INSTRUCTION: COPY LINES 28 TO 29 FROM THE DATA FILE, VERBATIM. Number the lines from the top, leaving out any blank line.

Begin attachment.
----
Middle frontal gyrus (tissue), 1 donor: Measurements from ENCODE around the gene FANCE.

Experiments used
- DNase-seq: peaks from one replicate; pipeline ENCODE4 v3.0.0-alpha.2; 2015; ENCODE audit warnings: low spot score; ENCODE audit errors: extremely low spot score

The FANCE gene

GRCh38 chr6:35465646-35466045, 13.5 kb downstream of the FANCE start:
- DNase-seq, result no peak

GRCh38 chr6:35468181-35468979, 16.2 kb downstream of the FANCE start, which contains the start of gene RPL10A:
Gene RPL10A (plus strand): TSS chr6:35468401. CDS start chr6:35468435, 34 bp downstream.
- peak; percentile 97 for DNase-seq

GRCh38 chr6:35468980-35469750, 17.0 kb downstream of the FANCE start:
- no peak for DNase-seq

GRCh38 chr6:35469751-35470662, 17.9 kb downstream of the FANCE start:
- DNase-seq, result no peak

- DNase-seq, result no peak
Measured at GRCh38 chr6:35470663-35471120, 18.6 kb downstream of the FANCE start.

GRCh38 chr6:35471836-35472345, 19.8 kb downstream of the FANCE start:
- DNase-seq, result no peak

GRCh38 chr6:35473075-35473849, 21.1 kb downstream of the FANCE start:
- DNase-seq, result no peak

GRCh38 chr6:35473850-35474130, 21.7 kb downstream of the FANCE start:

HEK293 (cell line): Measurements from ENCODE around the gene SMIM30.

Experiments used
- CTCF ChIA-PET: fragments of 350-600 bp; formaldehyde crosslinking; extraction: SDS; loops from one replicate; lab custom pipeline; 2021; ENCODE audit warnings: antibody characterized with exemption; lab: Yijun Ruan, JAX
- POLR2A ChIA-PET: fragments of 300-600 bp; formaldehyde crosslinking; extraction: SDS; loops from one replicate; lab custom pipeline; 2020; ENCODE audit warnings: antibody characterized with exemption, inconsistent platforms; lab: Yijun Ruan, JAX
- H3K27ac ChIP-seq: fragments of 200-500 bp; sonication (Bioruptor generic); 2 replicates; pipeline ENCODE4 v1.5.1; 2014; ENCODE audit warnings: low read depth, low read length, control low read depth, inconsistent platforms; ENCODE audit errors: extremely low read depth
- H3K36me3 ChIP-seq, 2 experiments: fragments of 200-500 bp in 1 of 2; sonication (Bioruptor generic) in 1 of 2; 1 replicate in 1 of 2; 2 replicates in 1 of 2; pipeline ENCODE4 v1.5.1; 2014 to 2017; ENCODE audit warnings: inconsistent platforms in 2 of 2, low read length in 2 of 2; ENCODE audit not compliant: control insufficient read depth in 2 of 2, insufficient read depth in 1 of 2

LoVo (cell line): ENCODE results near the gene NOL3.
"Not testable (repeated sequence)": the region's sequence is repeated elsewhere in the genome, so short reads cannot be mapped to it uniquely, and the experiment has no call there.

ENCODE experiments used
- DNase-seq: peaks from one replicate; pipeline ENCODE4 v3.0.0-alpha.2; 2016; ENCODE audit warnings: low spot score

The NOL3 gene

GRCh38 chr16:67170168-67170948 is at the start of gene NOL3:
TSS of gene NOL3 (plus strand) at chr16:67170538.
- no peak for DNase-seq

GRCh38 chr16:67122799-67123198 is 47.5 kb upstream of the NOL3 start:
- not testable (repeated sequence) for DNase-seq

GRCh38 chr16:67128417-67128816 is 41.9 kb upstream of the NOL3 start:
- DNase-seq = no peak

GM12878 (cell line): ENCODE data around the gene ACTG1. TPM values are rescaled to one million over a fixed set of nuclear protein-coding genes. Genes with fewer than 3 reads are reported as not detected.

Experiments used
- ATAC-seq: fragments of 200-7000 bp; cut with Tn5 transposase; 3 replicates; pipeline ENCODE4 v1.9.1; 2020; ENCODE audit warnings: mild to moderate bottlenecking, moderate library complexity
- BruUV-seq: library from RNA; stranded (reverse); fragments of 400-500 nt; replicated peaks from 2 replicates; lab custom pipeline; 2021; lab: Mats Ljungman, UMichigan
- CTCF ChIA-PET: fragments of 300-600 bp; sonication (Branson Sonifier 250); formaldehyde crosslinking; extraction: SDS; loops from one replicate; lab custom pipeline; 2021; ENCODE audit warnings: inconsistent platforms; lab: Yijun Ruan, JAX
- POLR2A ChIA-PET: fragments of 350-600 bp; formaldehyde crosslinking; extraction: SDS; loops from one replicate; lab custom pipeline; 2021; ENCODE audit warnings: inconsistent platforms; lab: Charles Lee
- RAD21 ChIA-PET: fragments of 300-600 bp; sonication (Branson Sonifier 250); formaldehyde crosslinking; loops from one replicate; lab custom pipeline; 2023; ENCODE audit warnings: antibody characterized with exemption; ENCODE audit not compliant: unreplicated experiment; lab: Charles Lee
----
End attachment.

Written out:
"Not testable (repeated sequence)": the region's sequence is repeated elsewhere in the genome, so short reads cannot be mapped to it uniquely, and the experiment has no call there.

ENCODE experiments used